Towards the end of my visit, Abel disclosed that he spent 18 years (from 1966-1984) in prison, convicted of manslaughter.  Outwardly hiding my surprise (and dismay?), I asked myself if this changed anything.  I decided that it is necessary to record this information, 18 years being a significant portion of his 69 years of life, but that it does not devalue the rest of his story.  The circumstances were not explained to me, and I did not clarify.

"When I was in school," Uncle Abel recounted, "they were teaching us about this guy, the one who chopped down the cherry tree... Abe Lincoln?"
"George Washington?"
"Yeah, that one... and I raised my hand, and I said, "excuse me, but what does that have to do with me? What about my people's leaders?" I got in trouble for that."  He laughed.  I wondered if those were his exact words or if, like all great storytellers, he was embellishing.  The sentiment, however, is the same: why were Hawaiian children in the forties and fifties (when Hawaii was still a territory, not a state) taught only American history, never Hawaiian?  Why was their language banned?  In "A Call For Hawaiian Sovereignty," Michael Dudley and Keoni Agard suggest that decades of such education, using material to which native Hawaiians cannot relate, are responsible for low scores and high drop-out rates today.*

He changed topics suddenly: "One day, the voice told me to walk along the beach.  As I walked through my lands, it told me that I must grow food here-- taro and coconuts and bananas and papayas and pineapples-- all the foods of this land, and provide for my people."  His hands hovered over a bowl of greens and pork as he blessed it ("Oh Lord, our Father, please bless this food, Amen."), and I wondered to whom exactly this voice belonged.  The issue of land rights is one that plagues many groups mired in the aftermath of colonialism, and has yet to be resolved here in Hawaii.**  Uncle Abel's sister offered a simple and effective analogy for the situation.  "This land," she said in a commanding voice that drowned out her brother's, "is like a stolen car.  If you buy a stolen car, it is still stolen.  And if the police come and tell you that you have a stolen car, you give it back, and then you can take the thieves to court, but you don't keep it."  In Hawaii, however, the police tend to side with the (relatively) new owners, not the victims.  Non Hawaiian residents, here, are like the buyers of a stolen car; they are not responsible for the situation, having mostly bought land on the islands in the last half-century, but still they must help find a solution and treat native Hawaiians with understanding.  They could take the culprits to court, but what if those responsible lived a century ago?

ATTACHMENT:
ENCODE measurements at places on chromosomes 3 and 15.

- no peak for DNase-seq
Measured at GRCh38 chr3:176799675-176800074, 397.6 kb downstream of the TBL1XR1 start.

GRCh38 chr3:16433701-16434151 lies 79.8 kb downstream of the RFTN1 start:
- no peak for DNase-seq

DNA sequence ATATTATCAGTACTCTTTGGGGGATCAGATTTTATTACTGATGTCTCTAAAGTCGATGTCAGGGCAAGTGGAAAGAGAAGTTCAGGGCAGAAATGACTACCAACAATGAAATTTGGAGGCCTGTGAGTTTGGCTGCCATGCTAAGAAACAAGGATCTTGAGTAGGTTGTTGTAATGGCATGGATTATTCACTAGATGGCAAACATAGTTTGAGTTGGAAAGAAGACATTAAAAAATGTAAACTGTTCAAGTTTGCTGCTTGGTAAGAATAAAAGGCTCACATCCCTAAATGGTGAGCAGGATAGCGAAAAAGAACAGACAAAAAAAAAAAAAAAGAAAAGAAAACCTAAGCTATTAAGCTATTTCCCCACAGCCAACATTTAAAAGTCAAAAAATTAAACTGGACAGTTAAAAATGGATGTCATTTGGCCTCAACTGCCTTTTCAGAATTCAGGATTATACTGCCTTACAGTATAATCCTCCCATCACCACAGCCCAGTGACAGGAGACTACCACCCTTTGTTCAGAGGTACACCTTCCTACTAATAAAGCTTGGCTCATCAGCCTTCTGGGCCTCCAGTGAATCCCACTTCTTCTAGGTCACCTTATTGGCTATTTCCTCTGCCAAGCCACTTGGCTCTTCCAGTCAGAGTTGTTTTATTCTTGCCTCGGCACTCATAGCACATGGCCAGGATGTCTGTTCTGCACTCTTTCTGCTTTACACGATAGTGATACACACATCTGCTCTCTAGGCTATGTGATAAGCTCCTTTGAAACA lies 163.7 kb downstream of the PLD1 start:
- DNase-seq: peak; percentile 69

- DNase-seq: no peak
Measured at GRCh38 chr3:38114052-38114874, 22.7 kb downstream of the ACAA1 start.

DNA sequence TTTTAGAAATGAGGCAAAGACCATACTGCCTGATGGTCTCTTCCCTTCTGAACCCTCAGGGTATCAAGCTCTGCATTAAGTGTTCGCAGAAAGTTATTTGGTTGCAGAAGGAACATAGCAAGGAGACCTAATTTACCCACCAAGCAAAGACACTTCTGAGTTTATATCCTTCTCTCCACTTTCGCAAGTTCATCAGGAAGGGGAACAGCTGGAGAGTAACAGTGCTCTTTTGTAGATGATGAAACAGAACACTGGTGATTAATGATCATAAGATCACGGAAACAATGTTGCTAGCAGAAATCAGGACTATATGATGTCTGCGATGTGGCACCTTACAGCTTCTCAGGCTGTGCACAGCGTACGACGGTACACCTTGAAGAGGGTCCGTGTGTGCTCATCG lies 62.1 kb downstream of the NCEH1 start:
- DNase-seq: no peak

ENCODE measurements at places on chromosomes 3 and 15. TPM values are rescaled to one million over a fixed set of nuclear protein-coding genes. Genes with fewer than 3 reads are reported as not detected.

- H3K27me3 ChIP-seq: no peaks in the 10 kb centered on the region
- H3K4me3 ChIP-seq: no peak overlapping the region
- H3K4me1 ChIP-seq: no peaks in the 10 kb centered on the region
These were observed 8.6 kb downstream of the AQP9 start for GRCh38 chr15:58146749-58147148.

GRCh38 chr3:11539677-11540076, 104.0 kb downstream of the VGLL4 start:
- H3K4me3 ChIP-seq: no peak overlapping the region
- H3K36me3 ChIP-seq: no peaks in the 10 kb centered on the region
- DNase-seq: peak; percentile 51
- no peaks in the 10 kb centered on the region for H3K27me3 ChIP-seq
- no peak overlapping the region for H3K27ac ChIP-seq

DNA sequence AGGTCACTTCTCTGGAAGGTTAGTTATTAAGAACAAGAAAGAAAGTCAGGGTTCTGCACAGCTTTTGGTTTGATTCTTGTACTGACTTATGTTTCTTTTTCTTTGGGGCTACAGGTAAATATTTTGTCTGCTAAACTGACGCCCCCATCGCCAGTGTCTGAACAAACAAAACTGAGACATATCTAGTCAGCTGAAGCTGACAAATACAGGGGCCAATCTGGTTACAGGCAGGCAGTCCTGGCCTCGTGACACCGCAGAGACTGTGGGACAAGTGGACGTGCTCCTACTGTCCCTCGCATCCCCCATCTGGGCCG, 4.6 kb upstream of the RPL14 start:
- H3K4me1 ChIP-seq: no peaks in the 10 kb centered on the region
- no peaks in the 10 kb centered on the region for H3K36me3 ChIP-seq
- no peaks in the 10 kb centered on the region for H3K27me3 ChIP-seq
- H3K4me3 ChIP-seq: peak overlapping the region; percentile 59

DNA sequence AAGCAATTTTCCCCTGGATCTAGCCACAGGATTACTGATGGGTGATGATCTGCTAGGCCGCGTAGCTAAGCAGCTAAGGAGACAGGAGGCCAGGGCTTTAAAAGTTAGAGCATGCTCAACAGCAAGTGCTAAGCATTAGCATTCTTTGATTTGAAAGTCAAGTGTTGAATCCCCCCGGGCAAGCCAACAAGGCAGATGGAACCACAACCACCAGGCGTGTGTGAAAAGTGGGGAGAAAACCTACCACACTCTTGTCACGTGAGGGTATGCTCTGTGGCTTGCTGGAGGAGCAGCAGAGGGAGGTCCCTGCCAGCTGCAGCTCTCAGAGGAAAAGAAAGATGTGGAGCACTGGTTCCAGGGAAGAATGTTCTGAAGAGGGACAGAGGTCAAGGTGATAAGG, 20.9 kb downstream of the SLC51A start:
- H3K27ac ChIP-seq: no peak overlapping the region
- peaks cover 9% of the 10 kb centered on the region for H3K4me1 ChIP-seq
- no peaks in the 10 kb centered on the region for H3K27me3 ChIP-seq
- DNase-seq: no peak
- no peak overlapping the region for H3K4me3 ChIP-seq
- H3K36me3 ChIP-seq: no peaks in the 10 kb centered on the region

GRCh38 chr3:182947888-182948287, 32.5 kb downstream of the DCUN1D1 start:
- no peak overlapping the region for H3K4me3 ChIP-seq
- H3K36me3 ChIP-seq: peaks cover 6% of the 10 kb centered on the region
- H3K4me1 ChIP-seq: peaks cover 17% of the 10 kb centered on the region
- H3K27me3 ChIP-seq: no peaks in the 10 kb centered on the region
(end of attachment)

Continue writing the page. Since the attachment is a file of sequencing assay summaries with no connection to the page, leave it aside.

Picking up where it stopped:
An interesting question, leading to many proposals by various sovereignty groups, but not one that I received any answers to on this adventure.  In short, some groups advocate for tribe status per the Native American model, others demand complete independence from the U.S., and yet others seek financial retribution.  Native Hawaiians have a stronger claim than any other Native American group, having been an internationally recognized monarchy before annexation in 1898.  A formal apology, issued by President Clinton in 1993*** further strengthened this claim.  Hawaii's history is extremely complex, and I am working on condensing my notes on it into a manageable portion.  Until then, suffice it to say that sovereignty groups who cite the illegal overthrow of their monarchy by the U.S. are not delusional.  They are also not united.  Hawaii is graced with over 25 of these groups, some political, others social, each with a different vision for a 'sovereign Hawaii'.

The Uncles, despite their frequent legal involvement, seem somewhat removed from any larger movement.  Uncle Moses, with whom I could speak only briefly, told me about his life, spoke about energies, and showed us some objects of spiritual importance, given him by various shamans and kept in a circle of gourds.  He did not speak of sovereignty, but at one point he spoke of his children, fully grown now.  "My son recently asked me why I don't get a real house," he rasped through the stoma in his throat, and I leaned in close to catch his words.  "And I told him it's because I like living here.  I have food and water and shelter; that's all I need."  Uncle Abel's most recent court case found him fighting the town's spraying of pesticides, which were running into his land and water sources.  He read from the transcript of his final statement, "this isn't about Uncle Abel yelling and screaming, this is about the spraying.  The spraying that is poisoning the owls and the turtles in my land."  He showed us images of these environmental consequences.

The Uncles are not political per se.  The mostly wanted to speak about the land, the uses of a Noni tree, life, not a movement.  Nonetheless, their cause is the cause of the Hawaiian people.  Their very existence, their right by birth to independence and self-rule has been repeatedly challenged.  They have been forced to enter the world of Western law and politics to defend their position, stubbornly resisting the rule of this foreign government that has been placed over their land like a shroud.  And so they write slogans, they defend their freedom in courts of law that do not see their side of the argument and that they maybe do not fully understand.  With determination they refuse to yield.  Their struggle may be individual-- they want to live on Kawa Bay, their people are secondary--, yet in the essence of their stand can be found the claim of all native Hawaiians for independence.

*In the state of Hawaii, schools with the highest percentage of native Hawaiians test lowest.
**A concise history of Hawaiian sovereignty is in the works.
***Public Law 103-150, signed by Clinton on the 100th anniversary of the first overthrow of the Hawaiian government in 1893.